“There is a need to…mover from a reductionist, a temporal, disembodied, static, rationalist, emotion- and culture-free view, to fundamentally richer understandings that include the primacy of action, intention, emotion, culture, real-time constraints, real-world opportunities,  and the peculiarities of living bodies.” [ Freeman & Nunez, 1999,p.ix]

The reaction is faster than action. A silent mode can create the holiday of working pattern, and we become sick of the creating environmental arena.

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Muscular movement is not properly working when it should be granted for the outside pitch. Think out of the box is common metaphor we all know but we believe out of what we see, what we hear and what we believe. We have to understand our brain capacity; we have to dance with our mind. We need to reuse our depth of mind then we can achieve what we want and what we need to want actually.

Building up visualization muscle helped do this more efficiently. Admittedly, there are times when still catch subvocalizing. Sometimes need to read slowly, such as when reading conceptually dense material that is new. Developing “visualization muscle” played a key role in helping me become a more flexible reader. Memory seemed to improve even its using the techniques. It became easier to take “mental snapshots” of images and to convert ideas I am thinking or reading about into pictures or symbols. For knowledge workers, perhaps the highest leverage use of this visualization muscle is for beginning projects with the end in mind. Not all displays are created equal, and the best visualizations are the ones that generate the most efficient actions toward project completion. If at the end of each day, you can reflect on the day’s activities and honestly detect progress toward your goal, then you are on the right track. Over time, through additional trial and error, you may find that you can refine y our visualizations to further enhance their effectiveness.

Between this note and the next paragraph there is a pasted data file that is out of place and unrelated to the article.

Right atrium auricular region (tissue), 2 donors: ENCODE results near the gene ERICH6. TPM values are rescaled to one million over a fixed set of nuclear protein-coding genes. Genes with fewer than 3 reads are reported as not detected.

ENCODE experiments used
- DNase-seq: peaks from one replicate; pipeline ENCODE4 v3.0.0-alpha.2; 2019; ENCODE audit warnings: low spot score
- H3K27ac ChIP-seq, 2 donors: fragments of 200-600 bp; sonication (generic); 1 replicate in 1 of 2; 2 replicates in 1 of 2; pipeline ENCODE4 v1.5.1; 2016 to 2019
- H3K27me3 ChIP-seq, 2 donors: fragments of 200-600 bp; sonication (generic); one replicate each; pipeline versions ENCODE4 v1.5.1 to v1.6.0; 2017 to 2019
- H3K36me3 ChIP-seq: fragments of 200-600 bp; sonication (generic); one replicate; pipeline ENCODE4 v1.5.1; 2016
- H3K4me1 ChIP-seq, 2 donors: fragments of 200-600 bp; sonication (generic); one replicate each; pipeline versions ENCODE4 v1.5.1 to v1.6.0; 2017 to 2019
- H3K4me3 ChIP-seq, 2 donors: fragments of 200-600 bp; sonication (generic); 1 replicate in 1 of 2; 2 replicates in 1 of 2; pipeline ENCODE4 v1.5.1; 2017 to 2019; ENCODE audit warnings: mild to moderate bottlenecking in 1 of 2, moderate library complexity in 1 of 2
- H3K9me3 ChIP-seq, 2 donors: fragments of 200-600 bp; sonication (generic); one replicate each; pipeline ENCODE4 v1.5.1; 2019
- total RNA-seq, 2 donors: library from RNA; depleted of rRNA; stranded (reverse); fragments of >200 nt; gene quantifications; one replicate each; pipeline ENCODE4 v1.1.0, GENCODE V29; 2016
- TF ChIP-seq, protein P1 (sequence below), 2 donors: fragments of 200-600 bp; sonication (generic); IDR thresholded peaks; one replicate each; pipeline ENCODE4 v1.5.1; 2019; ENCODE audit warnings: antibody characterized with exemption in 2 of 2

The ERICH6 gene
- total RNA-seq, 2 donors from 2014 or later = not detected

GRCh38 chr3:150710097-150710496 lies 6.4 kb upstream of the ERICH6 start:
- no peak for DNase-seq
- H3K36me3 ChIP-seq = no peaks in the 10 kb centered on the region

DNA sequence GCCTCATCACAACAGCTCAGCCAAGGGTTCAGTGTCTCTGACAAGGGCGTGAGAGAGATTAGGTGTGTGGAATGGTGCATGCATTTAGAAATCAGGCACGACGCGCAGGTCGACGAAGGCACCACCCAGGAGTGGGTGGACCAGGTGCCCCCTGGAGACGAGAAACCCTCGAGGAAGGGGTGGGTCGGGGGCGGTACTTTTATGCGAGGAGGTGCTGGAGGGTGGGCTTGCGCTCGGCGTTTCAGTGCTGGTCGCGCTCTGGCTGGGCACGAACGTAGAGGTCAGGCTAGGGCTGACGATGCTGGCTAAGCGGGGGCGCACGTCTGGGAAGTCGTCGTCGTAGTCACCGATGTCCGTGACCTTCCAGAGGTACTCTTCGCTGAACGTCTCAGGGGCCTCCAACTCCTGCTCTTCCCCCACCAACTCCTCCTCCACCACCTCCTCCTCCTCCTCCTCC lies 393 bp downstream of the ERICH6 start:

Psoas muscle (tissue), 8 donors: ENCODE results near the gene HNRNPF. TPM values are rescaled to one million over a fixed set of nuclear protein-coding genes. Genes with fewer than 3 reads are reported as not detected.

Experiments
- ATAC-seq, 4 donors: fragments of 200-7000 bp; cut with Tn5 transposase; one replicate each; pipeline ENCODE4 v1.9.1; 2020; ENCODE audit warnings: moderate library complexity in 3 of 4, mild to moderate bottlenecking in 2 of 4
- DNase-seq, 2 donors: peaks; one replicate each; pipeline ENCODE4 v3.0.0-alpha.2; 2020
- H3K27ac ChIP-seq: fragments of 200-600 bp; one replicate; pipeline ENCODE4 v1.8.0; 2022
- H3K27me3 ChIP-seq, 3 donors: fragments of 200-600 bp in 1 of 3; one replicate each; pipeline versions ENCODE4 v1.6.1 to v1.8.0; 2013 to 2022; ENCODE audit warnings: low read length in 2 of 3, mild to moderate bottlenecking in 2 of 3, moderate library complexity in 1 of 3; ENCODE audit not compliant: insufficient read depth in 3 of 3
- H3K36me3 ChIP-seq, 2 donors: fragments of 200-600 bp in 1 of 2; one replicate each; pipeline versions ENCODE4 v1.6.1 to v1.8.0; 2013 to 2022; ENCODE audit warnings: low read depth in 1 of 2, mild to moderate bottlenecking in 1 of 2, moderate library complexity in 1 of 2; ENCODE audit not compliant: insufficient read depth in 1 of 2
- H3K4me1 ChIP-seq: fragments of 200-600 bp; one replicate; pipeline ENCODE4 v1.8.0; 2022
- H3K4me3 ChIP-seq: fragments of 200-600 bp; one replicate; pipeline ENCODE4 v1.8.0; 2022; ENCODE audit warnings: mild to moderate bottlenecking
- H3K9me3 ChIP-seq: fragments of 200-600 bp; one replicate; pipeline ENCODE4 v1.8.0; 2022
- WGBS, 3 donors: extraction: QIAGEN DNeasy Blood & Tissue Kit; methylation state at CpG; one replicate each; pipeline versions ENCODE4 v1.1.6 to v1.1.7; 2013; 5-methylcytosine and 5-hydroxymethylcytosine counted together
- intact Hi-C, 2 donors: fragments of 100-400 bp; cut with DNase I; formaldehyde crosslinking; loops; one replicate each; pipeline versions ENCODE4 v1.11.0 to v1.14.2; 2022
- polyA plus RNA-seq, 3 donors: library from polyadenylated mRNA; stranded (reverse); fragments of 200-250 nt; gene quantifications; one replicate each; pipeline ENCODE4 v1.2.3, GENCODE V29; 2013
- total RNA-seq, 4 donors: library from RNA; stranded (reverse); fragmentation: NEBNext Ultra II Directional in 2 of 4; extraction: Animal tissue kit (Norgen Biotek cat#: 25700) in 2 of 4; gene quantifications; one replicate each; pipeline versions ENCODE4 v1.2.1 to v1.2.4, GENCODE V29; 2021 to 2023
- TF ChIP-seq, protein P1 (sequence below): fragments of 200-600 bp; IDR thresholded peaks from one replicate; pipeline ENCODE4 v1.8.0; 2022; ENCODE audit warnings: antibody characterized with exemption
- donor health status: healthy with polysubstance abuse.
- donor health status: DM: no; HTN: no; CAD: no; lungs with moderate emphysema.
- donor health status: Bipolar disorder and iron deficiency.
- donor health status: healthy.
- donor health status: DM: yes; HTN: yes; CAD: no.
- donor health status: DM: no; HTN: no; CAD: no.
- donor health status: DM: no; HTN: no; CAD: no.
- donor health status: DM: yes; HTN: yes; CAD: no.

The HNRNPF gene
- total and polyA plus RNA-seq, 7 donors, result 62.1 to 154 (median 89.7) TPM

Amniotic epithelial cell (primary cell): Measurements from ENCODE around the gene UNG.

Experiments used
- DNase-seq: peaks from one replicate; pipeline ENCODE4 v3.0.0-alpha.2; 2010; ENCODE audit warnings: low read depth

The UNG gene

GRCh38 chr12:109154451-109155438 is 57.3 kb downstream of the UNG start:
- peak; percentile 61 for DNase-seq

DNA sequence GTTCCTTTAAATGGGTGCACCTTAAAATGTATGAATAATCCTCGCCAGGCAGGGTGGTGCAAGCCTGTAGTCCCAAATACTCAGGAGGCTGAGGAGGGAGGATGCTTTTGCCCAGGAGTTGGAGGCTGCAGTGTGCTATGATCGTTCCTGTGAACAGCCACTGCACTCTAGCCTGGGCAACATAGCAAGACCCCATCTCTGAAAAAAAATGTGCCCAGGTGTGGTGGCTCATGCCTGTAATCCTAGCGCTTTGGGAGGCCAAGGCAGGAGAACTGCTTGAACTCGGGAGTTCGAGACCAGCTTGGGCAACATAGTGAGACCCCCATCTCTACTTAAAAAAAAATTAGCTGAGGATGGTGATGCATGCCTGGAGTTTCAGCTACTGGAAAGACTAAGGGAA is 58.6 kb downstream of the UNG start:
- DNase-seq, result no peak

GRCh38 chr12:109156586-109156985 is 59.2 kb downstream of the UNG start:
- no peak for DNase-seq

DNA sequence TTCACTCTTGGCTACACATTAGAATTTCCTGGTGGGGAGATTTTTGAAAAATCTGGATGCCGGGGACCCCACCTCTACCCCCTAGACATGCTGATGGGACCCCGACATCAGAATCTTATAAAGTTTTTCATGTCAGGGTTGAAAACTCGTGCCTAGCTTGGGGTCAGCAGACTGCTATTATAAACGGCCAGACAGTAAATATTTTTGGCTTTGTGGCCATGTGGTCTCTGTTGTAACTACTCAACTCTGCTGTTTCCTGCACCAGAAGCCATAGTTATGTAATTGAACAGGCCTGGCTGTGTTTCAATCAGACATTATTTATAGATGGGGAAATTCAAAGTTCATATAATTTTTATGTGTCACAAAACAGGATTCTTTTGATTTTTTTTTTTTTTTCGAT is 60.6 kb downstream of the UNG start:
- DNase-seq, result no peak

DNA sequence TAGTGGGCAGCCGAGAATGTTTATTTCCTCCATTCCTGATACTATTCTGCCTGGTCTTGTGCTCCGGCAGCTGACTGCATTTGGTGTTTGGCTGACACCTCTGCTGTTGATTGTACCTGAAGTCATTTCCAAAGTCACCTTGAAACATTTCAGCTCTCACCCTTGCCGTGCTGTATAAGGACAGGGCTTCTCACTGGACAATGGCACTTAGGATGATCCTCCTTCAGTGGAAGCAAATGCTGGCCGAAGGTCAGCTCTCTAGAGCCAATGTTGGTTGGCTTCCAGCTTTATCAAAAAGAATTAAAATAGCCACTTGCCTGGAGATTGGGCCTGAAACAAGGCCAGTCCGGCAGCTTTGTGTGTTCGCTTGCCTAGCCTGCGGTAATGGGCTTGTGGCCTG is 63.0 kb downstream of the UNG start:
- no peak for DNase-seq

Bidita Rahman

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